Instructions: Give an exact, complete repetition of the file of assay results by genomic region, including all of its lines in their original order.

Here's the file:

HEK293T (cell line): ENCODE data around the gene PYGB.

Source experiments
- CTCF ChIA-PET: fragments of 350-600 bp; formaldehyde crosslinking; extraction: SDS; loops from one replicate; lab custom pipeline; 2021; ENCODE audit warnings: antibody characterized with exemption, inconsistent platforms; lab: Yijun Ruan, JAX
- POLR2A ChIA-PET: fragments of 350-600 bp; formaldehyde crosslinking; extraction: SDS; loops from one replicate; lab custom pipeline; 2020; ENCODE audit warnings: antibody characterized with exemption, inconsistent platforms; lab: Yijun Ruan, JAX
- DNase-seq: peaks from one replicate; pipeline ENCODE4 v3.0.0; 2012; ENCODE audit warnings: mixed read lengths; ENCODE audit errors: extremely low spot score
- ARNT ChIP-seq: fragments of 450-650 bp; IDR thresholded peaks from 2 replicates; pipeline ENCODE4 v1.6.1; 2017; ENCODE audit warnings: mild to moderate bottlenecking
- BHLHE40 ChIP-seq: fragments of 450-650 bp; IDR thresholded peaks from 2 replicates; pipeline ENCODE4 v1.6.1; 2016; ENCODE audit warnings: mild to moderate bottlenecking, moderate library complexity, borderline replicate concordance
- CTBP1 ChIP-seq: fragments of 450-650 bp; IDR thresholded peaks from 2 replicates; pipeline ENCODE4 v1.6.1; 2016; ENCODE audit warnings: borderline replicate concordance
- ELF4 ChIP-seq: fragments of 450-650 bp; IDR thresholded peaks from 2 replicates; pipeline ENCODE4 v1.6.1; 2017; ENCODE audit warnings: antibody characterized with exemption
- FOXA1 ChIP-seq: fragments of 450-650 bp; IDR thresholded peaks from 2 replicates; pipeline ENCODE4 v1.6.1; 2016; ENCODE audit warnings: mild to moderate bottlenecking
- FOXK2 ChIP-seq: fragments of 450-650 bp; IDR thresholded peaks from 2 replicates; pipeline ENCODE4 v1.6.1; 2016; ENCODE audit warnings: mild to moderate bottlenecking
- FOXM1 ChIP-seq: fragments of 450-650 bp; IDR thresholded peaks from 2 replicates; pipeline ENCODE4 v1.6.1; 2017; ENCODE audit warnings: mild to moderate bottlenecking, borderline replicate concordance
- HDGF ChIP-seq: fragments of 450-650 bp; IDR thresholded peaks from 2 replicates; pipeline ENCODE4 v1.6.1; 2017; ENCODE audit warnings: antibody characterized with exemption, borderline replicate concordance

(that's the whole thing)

HEK293T (cell line): ENCODE data around the gene PYGB.

Source experiments
- CTCF ChIA-PET: fragments of 350-600 bp; formaldehyde crosslinking; extraction: SDS; loops from one replicate; lab custom pipeline; 2021; ENCODE audit warnings: antibody characterized with exemption, inconsistent platforms; lab: Yijun Ruan, JAX
- POLR2A ChIA-PET: fragments of 350-600 bp; formaldehyde crosslinking; extraction: SDS; loops from one replicate; lab custom pipeline; 2020; ENCODE audit warnings: antibody characterized with exemption, inconsistent platforms; lab: Yijun Ruan, JAX
- DNase-seq: peaks from one replicate; pipeline ENCODE4 v3.0.0; 2012; ENCODE audit warnings: mixed read lengths; ENCODE audit errors: extremely low spot score
- ARNT ChIP-seq: fragments of 450-650 bp; IDR thresholded peaks from 2 replicates; pipeline ENCODE4 v1.6.1; 2017; ENCODE audit warnings: mild to moderate bottlenecking
- BHLHE40 ChIP-seq: fragments of 450-650 bp; IDR thresholded peaks from 2 replicates; pipeline ENCODE4 v1.6.1; 2016; ENCODE audit warnings: mild to moderate bottlenecking, moderate library complexity, borderline replicate concordance
- CTBP1 ChIP-seq: fragments of 450-650 bp; IDR thresholded peaks from 2 replicates; pipeline ENCODE4 v1.6.1; 2016; ENCODE audit warnings: borderline replicate concordance
- ELF4 ChIP-seq: fragments of 450-650 bp; IDR thresholded peaks from 2 replicates; pipeline ENCODE4 v1.6.1; 2017; ENCODE audit warnings: antibody characterized with exemption
- FOXA1 ChIP-seq: fragments of 450-650 bp; IDR thresholded peaks from 2 replicates; pipeline ENCODE4 v1.6.1; 2016; ENCODE audit warnings: mild to moderate bottlenecking
- FOXK2 ChIP-seq: fragments of 450-650 bp; IDR thresholded peaks from 2 replicates; pipeline ENCODE4 v1.6.1; 2016; ENCODE audit warnings: mild to moderate bottlenecking
- FOXM1 ChIP-seq: fragments of 450-650 bp; IDR thresholded peaks from 2 replicates; pipeline ENCODE4 v1.6.1; 2017; ENCODE audit warnings: mild to moderate bottlenecking, borderline replicate concordance
- HDGF ChIP-seq: fragments of 450-650 bp; IDR thresholded peaks from 2 replicates; pipeline ENCODE4 v1.6.1; 2017; ENCODE audit warnings: antibody characterized with exemption, borderline replicate concordance